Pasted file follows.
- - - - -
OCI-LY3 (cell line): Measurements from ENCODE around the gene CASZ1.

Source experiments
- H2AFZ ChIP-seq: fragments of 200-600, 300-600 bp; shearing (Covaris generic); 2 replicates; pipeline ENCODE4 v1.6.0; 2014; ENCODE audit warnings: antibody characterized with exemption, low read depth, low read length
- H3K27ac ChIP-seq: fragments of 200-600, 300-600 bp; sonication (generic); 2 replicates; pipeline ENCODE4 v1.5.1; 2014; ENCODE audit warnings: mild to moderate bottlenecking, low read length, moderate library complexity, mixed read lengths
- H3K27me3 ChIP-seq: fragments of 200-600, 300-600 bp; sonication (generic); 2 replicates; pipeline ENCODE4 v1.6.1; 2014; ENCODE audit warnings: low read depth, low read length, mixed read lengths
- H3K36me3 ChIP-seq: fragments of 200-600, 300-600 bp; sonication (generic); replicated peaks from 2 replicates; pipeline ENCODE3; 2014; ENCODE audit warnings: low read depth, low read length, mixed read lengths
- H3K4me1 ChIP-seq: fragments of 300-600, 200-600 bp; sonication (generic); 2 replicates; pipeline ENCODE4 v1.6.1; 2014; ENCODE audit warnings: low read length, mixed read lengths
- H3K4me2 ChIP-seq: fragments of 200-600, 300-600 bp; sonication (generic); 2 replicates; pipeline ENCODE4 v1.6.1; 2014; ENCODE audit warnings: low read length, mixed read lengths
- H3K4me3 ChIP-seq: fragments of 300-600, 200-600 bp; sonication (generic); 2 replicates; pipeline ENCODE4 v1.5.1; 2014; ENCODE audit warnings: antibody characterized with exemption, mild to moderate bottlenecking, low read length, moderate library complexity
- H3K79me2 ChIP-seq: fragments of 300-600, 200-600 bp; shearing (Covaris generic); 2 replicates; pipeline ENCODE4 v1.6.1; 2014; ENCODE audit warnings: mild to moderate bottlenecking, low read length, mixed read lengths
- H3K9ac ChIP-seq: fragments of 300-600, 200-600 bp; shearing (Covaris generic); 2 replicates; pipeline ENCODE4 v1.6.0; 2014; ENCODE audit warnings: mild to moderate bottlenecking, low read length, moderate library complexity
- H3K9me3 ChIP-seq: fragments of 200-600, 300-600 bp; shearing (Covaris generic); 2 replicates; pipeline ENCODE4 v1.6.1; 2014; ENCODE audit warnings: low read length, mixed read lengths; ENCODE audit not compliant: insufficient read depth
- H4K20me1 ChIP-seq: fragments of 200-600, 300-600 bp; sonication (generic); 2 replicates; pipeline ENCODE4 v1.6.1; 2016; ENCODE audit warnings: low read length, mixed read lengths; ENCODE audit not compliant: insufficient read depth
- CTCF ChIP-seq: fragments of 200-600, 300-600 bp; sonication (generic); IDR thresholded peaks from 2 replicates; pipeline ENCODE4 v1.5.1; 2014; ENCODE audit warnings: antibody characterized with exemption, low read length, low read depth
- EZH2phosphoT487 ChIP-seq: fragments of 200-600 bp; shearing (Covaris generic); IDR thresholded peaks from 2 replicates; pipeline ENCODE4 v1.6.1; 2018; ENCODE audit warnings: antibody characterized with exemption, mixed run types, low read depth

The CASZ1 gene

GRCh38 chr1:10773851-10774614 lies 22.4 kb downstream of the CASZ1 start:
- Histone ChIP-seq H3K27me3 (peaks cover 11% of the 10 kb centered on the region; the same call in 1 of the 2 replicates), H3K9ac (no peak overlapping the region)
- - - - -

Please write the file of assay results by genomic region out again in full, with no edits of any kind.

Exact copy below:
OCI-LY3 (cell line): Measurements from ENCODE around the gene CASZ1.

Source experiments
- H2AFZ ChIP-seq: fragments of 200-600, 300-600 bp; shearing (Covaris generic); 2 replicates; pipeline ENCODE4 v1.6.0; 2014; ENCODE audit warnings: antibody characterized with exemption, low read depth, low read length
- H3K27ac ChIP-seq: fragments of 200-600, 300-600 bp; sonication (generic); 2 replicates; pipeline ENCODE4 v1.5.1; 2014; ENCODE audit warnings: mild to moderate bottlenecking, low read length, moderate library complexity, mixed read lengths
- H3K27me3 ChIP-seq: fragments of 200-600, 300-600 bp; sonication (generic); 2 replicates; pipeline ENCODE4 v1.6.1; 2014; ENCODE audit warnings: low read depth, low read length, mixed read lengths
- H3K36me3 ChIP-seq: fragments of 200-600, 300-600 bp; sonication (generic); replicated peaks from 2 replicates; pipeline ENCODE3; 2014; ENCODE audit warnings: low read depth, low read length, mixed read lengths
- H3K4me1 ChIP-seq: fragments of 300-600, 200-600 bp; sonication (generic); 2 replicates; pipeline ENCODE4 v1.6.1; 2014; ENCODE audit warnings: low read length, mixed read lengths
- H3K4me2 ChIP-seq: fragments of 200-600, 300-600 bp; sonication (generic); 2 replicates; pipeline ENCODE4 v1.6.1; 2014; ENCODE audit warnings: low read length, mixed read lengths
- H3K4me3 ChIP-seq: fragments of 300-600, 200-600 bp; sonication (generic); 2 replicates; pipeline ENCODE4 v1.5.1; 2014; ENCODE audit warnings: antibody characterized with exemption, mild to moderate bottlenecking, low read length, moderate library complexity
- H3K79me2 ChIP-seq: fragments of 300-600, 200-600 bp; shearing (Covaris generic); 2 replicates; pipeline ENCODE4 v1.6.1; 2014; ENCODE audit warnings: mild to moderate bottlenecking, low read length, mixed read lengths
- H3K9ac ChIP-seq: fragments of 300-600, 200-600 bp; shearing (Covaris generic); 2 replicates; pipeline ENCODE4 v1.6.0; 2014; ENCODE audit warnings: mild to moderate bottlenecking, low read length, moderate library complexity
- H3K9me3 ChIP-seq: fragments of 200-600, 300-600 bp; shearing (Covaris generic); 2 replicates; pipeline ENCODE4 v1.6.1; 2014; ENCODE audit warnings: low read length, mixed read lengths; ENCODE audit not compliant: insufficient read depth
- H4K20me1 ChIP-seq: fragments of 200-600, 300-600 bp; sonication (generic); 2 replicates; pipeline ENCODE4 v1.6.1; 2016; ENCODE audit warnings: low read length, mixed read lengths; ENCODE audit not compliant: insufficient read depth
- CTCF ChIP-seq: fragments of 200-600, 300-600 bp; sonication (generic); IDR thresholded peaks from 2 replicates; pipeline ENCODE4 v1.5.1; 2014; ENCODE audit warnings: antibody characterized with exemption, low read length, low read depth
- EZH2phosphoT487 ChIP-seq: fragments of 200-600 bp; shearing (Covaris generic); IDR thresholded peaks from 2 replicates; pipeline ENCODE4 v1.6.1; 2018; ENCODE audit warnings: antibody characterized with exemption, mixed run types, low read depth

The CASZ1 gene

GRCh38 chr1:10773851-10774614 lies 22.4 kb downstream of the CASZ1 start:
- Histone ChIP-seq H3K27me3 (peaks cover 11% of the 10 kb centered on the region; the same call in 1 of the 2 replicates), H3K9ac (no peak overlapping the region)